"Matt Houston" Deadly Fashion (TV Episode 1982) Poster

(TV Series)


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The Difference Between In Style and Classic
JasonDanielBaker16 August 2011
Warning: Spoilers
Fashion house owner Valentine Sinclair (Mr.Blackwell) is not merely a source for irritation for those within his reach, he is a treacherous and cruel man with a long history of making life miserable for everyone he knows. At the debut of his fall line he gets shot with an arrow fired by a cupid statue powered by a remote control device.

Houston sets out to prove the innocence of the prime suspect Christina Berenson (Cristina Ferrare) - an ex-girlfriend of his, by catching the real killer who could be anyone of the other guest-stars each of which have excellent motives and/or shady pasts. Houston himself becomes a source for irritation for the suspects after asking too many pointed questions and very nearly becomes the next victim.

Mr.Blackwell (Real name Dick Selzer - can you guess why he changed it?) was hated more by celebrities than audiences who, while less than effusive at the overall idea of the man and what he did, had not really seen him enough on TV for him to have worn out his welcome. As a result the old Broadway actor was called upon to be suitably loathsome as a morally corrupt character people would desperately want to kill up until he got bumped off. In a rare scripted performance he was exceptionally convincing.

The subversive formula at the beginning of season 1 was to take a celebrity a lot of people in the TV audience didn't like and whack them in a funny way in a mystery even Whitney Houston could solve. The murders of the most irritating and talentless celebrities who appeared as guest stars on this show were calculated to please crowds like in a Roman arena as was the sometimes brutal capture by Houston of whichever other irritating guest star was the murderer.

If it sounds like Burke's Law (Aaron Spelling produced both thus could be reasonably assured he wouldn't sue himself for copyright infringement) it should but like I said it is subversive. The ironic tone and staged executions of stars from old TV was in itself a humorously critical statement on the medium.

Consistent with that the victim in this episode is killed by a remote that looks a lot like the kind you use for a television, apropos for reasons which should be readily apparent. It was not merely a wink at the audience the way some spoofs are. It was more of a mischievous stare morphing its way into a prankish leer.

While fun as a concept it was merely one aspect of a show the ABC network figured was going to get killed in the time-slot and paid little attention to up until people started watching. They didn't start watching because the show was that good (It wasn't, at first, and this episode is one of several indicators). They started watching because the shows on at the same time (Archie Bunker's Place on CBS, CHiPS on NBC) were falling to pieces and they simply channel surfed their way over.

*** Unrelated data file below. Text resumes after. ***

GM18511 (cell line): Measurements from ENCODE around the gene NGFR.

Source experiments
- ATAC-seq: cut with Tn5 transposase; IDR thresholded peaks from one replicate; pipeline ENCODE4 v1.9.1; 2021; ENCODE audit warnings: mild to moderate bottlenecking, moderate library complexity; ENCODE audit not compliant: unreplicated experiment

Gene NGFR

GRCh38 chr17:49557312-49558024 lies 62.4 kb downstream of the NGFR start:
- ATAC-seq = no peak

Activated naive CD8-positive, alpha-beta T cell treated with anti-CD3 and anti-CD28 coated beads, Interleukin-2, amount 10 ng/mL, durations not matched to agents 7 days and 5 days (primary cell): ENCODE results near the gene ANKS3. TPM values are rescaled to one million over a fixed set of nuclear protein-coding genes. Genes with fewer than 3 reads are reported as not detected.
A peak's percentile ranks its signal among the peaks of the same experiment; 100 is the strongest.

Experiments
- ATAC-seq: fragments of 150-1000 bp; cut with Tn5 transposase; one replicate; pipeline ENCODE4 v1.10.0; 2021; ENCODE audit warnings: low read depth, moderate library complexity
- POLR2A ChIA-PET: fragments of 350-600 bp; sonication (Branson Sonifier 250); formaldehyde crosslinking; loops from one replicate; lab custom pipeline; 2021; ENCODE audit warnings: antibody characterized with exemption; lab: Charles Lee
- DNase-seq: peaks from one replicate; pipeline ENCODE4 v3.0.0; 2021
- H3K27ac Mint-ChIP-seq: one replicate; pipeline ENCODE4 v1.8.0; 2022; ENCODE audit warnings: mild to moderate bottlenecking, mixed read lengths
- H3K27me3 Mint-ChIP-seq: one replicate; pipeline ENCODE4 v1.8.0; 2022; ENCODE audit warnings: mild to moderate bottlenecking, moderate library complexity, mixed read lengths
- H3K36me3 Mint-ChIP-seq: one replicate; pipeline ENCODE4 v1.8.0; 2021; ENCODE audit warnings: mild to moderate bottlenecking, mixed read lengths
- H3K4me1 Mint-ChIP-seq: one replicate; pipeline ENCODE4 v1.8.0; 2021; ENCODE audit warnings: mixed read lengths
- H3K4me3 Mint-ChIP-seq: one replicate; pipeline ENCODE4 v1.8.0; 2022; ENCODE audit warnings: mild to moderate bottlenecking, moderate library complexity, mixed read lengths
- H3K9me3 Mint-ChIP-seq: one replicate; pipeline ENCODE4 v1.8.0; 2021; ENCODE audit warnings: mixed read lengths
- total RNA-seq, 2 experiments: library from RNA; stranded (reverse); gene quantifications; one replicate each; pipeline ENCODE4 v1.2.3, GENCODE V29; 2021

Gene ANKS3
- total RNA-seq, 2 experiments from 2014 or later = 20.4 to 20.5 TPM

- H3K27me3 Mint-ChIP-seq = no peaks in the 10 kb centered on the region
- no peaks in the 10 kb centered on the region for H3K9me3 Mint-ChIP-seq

Paul Brinegar and Dennis Fimple who played Houston's comic relief ranch-hands Lamar and Bo are actually in this episode. In several episodes after the beginning of season 1 they would be credited with appearing but were only seen in the opening montage. It would soon become clear their presence on the show was counterproductive.

But here they are along with the requisite scene at the Houston ranch. You can check off aspects peculiar to the first season like a shopping list. The cast which could have been from a Loveboat episode. C.J.'s insipid narration presented with no framing device. Houston flying that stupid helicopter (Albeit without the Hollywood sign in the background this time). The cop Novelli and his eccentric mother's restaurant. The secretaries and accountant Murray (George Wyner) chasing Houston in vain to get his attention for business matters. Houston nearly getting run down by a car etc.

Of course C.J. is wearing so much make-up it looks like it was spread on with a putty knife. With the big hair contrasting her conservative businesswoman's attire she looks like an investment banker that moonlights as a call-girl. There were the other things I never got past and one of them was this couch that doubles as steps. Rich people don't usually have to sit where they have stepped and the rest of us wouldn't either.

What you see here that was not generally in season 1 episodes are shots of Houston's 100 Century Plaza South penthouse office at night and from different angles, particularly lower ones. They had shot excellent stock footage they could have blended more efficiently with other season 1 episodes but didn't.
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